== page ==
The President signed out a new Executive Order (EO 13858) late last month designed to strengthen buy-American preferences for infrastructure projects. The policy, simply stated, is to maximize the use of goods, products, and materials produced in the US, in Federal procurements and through the terms and conditions of Federal financial assistance awards.
This EO extends the essential requirements of the Buy American Act to the alteration, construction, conversion, demolition, extension, improvement, maintenance, reconstruction, rehabilitation, or repair of infrastructure projects in the United States.
Infrastructure projects are projects in the following sectors: surface transportation, including roadways, bridges, railroads, and transit,; aviation; ports, including navigational channels; water resources projects; energy production, generation, and storage, including from fossil-fuels, renewable, nuclear, and hydroelectric sources; electricity transmission; gas, oil and propane storage and transmission; electric, oil, natural gas, and propane distribution systems; broadband internet; pipelines; storm-water and sewer infrastructure; drinking water infrastructure; cybersecurity; and any other sector designated later.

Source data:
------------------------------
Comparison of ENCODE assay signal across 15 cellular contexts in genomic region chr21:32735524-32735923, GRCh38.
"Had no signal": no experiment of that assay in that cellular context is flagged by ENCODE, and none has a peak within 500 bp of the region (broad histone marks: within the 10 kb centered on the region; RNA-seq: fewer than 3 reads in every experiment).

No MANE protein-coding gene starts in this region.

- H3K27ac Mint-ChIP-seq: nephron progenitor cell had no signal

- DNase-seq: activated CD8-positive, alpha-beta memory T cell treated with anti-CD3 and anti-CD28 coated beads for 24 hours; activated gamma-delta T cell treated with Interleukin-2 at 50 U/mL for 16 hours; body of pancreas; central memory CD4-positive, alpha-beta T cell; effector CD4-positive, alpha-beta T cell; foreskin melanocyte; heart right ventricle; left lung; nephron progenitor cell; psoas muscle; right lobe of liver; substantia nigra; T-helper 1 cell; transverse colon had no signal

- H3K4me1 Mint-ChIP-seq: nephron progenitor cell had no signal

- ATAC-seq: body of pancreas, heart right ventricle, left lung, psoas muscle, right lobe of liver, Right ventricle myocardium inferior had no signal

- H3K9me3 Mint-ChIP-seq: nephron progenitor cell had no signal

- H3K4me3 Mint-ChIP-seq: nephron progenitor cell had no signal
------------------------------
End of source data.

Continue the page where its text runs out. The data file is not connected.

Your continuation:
Agencies administering covered programs have been instructed to "encourage" contractors to use, to the greatest extent practicable, iron and aluminum as well as steel, cement, and other manufactured products produced in the US in every contract, subcontract, purchase order, or sub-award that is chargeable to the Government. Agencies have also been tasked to report to the President any tools, techniques, terms or conditions that have been used or could be used to maximize the used of domestic sources.
It will be interesting to see whether "cost" is a factor when considering foreign vs domestic sources. What if domestically produced iron and aluminum were double the cost of foreign imports? Could the term "to the maximum extent practical" be used to justify the procurement of imports in such cases?